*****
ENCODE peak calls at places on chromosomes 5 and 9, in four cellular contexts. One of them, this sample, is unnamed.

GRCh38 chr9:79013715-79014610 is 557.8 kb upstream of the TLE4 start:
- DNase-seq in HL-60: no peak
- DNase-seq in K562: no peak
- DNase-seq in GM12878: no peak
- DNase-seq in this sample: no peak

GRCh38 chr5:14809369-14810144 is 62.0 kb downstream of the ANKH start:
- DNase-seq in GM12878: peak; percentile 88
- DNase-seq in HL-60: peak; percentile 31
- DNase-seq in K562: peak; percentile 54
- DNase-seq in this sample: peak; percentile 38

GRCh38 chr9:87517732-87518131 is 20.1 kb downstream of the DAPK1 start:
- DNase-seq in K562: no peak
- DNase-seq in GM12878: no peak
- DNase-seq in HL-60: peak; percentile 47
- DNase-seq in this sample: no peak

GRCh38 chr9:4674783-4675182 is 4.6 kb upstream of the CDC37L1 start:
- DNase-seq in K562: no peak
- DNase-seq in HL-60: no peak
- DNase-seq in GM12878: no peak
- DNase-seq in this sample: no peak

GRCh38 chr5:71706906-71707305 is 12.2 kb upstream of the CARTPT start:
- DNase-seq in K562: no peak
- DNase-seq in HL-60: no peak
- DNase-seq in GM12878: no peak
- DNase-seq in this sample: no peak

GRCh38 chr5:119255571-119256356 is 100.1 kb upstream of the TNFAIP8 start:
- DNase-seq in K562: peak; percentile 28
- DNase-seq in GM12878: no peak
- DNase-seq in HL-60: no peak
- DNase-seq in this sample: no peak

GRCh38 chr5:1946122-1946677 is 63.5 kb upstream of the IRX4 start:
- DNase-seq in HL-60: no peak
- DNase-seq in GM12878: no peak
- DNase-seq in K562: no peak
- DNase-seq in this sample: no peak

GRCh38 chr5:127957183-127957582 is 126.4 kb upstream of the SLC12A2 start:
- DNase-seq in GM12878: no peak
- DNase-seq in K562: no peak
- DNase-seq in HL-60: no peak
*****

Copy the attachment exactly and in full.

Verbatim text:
ENCODE peak calls at places on chromosomes 5 and 9, in four cellular contexts. One of them, this sample, is unnamed.

GRCh38 chr9:79013715-79014610 is 557.8 kb upstream of the TLE4 start:
- DNase-seq in HL-60: no peak
- DNase-seq in K562: no peak
- DNase-seq in GM12878: no peak
- DNase-seq in this sample: no peak

GRCh38 chr5:14809369-14810144 is 62.0 kb downstream of the ANKH start:
- DNase-seq in GM12878: peak; percentile 88
- DNase-seq in HL-60: peak; percentile 31
- DNase-seq in K562: peak; percentile 54
- DNase-seq in this sample: peak; percentile 38

GRCh38 chr9:87517732-87518131 is 20.1 kb downstream of the DAPK1 start:
- DNase-seq in K562: no peak
- DNase-seq in GM12878: no peak
- DNase-seq in HL-60: peak; percentile 47
- DNase-seq in this sample: no peak

GRCh38 chr9:4674783-4675182 is 4.6 kb upstream of the CDC37L1 start:
- DNase-seq in K562: no peak
- DNase-seq in HL-60: no peak
- DNase-seq in GM12878: no peak
- DNase-seq in this sample: no peak

GRCh38 chr5:71706906-71707305 is 12.2 kb upstream of the CARTPT start:
- DNase-seq in K562: no peak
- DNase-seq in HL-60: no peak
- DNase-seq in GM12878: no peak
- DNase-seq in this sample: no peak

GRCh38 chr5:119255571-119256356 is 100.1 kb upstream of the TNFAIP8 start:
- DNase-seq in K562: peak; percentile 28
- DNase-seq in GM12878: no peak
- DNase-seq in HL-60: no peak
- DNase-seq in this sample: no peak

GRCh38 chr5:1946122-1946677 is 63.5 kb upstream of the IRX4 start:
- DNase-seq in HL-60: no peak
- DNase-seq in GM12878: no peak
- DNase-seq in K562: no peak
- DNase-seq in this sample: no peak

GRCh38 chr5:127957183-127957582 is 126.4 kb upstream of the SLC12A2 start:
- DNase-seq in GM12878: no peak
- DNase-seq in K562: no peak
- DNase-seq in HL-60: no peak